White House says it wants Yates to testify

White House press secretary Sean Spicer on Tuesday lashed out at a Washington Post report that said President Trump's administration blocked former acting Attorney General Sally Yates from testifying before a panel investigating Russian meddling in the U.S. presidential election.

“I hope she testifies,” Spicer said. “I look forward to it. … If they choose to move forward, great. We have no problem with her testifying, plain and simple. The report in The Washington Post is 100 percent false.”

Yates briefly helmed the Department of Justice (DOJ) at a time when current Attorney General Jeff SessionsJefferson (Jeff) Beauregard SessionsCurtis wins Chaffetz's former Utah House seat Overnight Cybersecurity: What we learned from Carter Page's House Intel testimony | House to mark up foreign intel reform law | FBI can't access Texas shooter's phone | Sessions to testify at hearing amid Russia scrutiny FBI can’t unlock Texas shooter’s phone MORE was going through the confirmation process. Trump fired Yates, a President Obama appointee, after she said she would refuse to defend the administration’s executive order that temporarily bans refugees and immigrants coming from some Muslim-majority countries.

ADVERTISEMENT
After she was fired, it was revealed that Yates had notified the White House that then-national security adviser Michael Flynn had not properly explained his contact with Russian Ambassador Sergey Kislyak. Flynn has since resigned for misleading Vice President Pence about the nature of his conversations Kislyak.

Yates was scheduled to testify this week before the House Intelligence Committee, but Chairman Devin Nunes (R-Calif.) canceled the hearing.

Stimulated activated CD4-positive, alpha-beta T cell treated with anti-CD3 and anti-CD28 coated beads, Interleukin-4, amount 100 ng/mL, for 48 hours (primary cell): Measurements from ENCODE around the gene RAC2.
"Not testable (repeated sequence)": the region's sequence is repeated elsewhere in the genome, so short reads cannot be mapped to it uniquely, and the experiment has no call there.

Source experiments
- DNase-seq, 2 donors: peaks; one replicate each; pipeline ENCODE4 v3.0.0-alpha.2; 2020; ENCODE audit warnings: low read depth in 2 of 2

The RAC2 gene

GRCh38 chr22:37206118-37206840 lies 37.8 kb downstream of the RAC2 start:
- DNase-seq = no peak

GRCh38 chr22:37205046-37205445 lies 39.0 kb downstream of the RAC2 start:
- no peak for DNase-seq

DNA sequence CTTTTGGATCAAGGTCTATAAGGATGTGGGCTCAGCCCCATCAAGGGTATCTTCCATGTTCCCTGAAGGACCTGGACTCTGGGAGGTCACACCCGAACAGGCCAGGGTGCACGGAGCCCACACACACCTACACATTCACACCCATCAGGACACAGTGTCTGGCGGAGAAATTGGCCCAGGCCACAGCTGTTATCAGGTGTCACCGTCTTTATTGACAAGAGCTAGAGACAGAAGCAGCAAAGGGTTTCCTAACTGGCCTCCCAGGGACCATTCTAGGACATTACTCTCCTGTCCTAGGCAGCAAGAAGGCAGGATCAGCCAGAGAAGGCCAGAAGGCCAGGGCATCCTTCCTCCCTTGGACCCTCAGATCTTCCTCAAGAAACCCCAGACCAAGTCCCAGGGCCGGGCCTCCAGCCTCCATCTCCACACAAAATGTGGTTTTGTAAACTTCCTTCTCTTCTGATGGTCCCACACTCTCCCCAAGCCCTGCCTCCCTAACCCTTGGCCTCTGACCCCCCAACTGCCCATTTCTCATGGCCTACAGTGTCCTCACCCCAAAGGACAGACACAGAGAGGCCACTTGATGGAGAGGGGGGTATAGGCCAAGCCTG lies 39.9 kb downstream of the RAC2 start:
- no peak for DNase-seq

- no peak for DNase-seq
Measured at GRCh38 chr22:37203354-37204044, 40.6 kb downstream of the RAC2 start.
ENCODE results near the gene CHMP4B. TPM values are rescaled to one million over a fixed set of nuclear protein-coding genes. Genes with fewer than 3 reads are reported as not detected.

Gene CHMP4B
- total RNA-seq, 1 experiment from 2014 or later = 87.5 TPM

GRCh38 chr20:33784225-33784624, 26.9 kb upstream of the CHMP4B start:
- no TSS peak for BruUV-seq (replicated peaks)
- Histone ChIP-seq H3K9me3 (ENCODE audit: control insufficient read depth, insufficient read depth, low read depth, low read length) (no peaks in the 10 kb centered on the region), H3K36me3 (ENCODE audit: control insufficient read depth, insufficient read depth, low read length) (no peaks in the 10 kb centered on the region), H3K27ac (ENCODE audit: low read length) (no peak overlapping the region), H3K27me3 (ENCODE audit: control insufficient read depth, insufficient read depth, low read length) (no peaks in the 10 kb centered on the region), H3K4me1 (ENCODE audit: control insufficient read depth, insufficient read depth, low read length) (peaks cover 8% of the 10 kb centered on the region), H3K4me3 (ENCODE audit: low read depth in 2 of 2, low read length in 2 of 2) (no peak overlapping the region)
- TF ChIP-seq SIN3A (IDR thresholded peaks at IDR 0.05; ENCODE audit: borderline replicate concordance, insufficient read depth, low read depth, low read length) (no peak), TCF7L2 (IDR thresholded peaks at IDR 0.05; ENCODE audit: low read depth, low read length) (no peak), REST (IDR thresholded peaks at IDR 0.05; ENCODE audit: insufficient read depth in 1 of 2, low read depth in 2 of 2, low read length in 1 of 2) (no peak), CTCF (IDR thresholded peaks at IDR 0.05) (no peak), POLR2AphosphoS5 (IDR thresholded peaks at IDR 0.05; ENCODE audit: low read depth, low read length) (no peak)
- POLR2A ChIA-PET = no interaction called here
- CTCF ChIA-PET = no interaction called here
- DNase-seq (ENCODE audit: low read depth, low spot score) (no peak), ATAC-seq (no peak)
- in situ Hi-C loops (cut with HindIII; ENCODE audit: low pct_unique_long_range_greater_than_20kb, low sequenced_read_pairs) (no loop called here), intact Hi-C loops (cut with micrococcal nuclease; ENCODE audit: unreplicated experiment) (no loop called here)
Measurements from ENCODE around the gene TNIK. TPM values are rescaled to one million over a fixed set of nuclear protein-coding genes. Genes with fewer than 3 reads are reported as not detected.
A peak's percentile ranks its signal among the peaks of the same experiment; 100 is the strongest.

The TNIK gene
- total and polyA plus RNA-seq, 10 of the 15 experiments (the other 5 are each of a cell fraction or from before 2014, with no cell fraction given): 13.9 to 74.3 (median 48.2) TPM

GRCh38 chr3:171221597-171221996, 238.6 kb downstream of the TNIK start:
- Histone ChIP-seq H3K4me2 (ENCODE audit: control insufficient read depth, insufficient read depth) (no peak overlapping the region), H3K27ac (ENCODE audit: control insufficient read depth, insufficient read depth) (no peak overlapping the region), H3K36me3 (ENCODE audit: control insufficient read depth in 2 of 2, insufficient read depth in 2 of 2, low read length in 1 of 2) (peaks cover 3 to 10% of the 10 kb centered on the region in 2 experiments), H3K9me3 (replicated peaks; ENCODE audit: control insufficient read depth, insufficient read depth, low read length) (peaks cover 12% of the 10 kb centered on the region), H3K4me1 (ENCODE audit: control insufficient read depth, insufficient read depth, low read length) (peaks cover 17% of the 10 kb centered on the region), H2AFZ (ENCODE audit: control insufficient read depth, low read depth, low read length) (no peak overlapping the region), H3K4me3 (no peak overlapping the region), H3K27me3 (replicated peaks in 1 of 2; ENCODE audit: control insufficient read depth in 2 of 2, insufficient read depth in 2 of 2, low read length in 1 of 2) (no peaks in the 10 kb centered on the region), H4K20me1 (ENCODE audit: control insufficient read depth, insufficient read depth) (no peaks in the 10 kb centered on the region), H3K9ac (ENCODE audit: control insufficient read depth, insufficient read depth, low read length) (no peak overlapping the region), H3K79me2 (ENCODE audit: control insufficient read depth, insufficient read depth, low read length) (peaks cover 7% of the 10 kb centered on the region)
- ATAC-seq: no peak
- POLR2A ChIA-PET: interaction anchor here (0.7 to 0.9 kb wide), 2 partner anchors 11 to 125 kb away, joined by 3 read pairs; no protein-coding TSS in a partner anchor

The Washington Post on Tuesday published documents that it said showed the DOJ informed Yates that if she testified, she would be limited in what she could say because of executive privilege. Executive privilege protects the executive branch from having to turn over documents and information in some instances.

The letters published Tuesday appeared to show a DOJ official telling Yates's lawyer that she would need “consent” from the White House to discuss certain conversations she had with administration officials.

But Spicer said Monday the White House counsel's office never considered invoking executive privilege on Yates's testimony.

Spicer said Yates’s attorney sent a letter to the DOJ asking that she be allowed to testify without constraint. Yates’s team put a deadline on the request, saying if they didn’t hear back they would “conclude that the White House does not exert executive privilege over these matters,” Spicer added.

The spokesman insists that the White House never responded and therefore took no action that would have prevented Yates from testifying.

“The letters [The Washington Post] published on their website all back up everything I just said,” Spicer said. “All the letters are available on their website. I hate to give them the traffic, but the reality is that they specifically say if you do not respond, we are going to go ahead. We did not respond. We encouraged them to go ahead. But you suggest in any way, shape or form that we stood in the way of that is 100 percent false.”